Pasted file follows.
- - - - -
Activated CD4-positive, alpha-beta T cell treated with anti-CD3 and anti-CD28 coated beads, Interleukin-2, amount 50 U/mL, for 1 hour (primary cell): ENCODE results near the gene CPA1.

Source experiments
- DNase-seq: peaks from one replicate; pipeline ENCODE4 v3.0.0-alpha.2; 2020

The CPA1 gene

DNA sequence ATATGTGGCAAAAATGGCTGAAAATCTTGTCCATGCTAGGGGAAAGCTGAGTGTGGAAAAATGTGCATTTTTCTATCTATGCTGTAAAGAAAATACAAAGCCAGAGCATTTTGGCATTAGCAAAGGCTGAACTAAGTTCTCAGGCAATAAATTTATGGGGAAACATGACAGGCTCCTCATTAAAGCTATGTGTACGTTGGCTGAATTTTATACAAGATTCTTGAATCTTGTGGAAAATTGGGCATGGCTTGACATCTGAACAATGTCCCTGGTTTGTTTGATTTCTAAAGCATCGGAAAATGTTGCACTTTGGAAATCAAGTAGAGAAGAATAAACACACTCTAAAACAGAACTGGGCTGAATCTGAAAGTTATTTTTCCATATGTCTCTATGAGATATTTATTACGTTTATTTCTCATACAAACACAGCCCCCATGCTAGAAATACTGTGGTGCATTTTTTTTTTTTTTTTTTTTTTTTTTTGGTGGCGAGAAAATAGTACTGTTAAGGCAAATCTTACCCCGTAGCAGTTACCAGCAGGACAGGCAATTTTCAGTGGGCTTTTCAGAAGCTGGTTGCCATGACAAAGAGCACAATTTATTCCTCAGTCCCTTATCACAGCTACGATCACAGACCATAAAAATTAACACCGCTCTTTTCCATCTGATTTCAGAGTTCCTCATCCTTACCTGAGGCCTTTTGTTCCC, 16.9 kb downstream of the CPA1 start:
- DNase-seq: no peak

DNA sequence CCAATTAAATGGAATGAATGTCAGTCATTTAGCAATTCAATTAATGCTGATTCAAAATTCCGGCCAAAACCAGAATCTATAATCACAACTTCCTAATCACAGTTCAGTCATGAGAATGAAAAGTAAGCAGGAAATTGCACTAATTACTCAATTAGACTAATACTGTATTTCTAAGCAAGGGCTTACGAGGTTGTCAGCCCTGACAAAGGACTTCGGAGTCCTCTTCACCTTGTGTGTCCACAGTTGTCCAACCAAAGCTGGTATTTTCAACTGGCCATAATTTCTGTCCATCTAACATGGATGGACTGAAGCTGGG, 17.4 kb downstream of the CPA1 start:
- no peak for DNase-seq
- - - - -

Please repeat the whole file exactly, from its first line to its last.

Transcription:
Activated CD4-positive, alpha-beta T cell treated with anti-CD3 and anti-CD28 coated beads, Interleukin-2, amount 50 U/mL, for 1 hour (primary cell): ENCODE results near the gene CPA1.

Source experiments
- DNase-seq: peaks from one replicate; pipeline ENCODE4 v3.0.0-alpha.2; 2020

The CPA1 gene

DNA sequence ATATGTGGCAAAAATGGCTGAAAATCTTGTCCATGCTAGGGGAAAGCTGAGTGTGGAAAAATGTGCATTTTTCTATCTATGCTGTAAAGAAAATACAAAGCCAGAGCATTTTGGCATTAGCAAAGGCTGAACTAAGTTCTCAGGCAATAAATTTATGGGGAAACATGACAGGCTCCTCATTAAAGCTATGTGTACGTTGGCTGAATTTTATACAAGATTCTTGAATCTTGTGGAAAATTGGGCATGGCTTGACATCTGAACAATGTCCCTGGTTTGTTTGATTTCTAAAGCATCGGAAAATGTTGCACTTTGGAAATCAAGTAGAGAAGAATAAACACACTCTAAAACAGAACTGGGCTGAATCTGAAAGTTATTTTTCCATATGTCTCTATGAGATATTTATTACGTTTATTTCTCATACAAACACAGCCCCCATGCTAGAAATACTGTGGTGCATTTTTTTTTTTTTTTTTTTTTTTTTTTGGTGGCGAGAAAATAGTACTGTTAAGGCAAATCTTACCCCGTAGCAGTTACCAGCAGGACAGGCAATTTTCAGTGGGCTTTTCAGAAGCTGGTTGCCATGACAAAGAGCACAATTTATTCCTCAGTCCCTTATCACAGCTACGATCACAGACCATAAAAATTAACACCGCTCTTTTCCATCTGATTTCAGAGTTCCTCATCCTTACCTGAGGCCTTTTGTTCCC, 16.9 kb downstream of the CPA1 start:
- DNase-seq: no peak

DNA sequence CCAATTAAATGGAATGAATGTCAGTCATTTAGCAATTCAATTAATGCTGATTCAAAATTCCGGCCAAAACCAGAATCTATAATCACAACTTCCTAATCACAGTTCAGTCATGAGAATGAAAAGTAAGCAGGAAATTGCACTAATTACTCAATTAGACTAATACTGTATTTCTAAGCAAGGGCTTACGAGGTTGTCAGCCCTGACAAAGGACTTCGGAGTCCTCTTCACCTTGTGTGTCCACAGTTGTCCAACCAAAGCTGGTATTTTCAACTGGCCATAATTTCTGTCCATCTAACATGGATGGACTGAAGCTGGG, 17.4 kb downstream of the CPA1 start:
- no peak for DNase-seq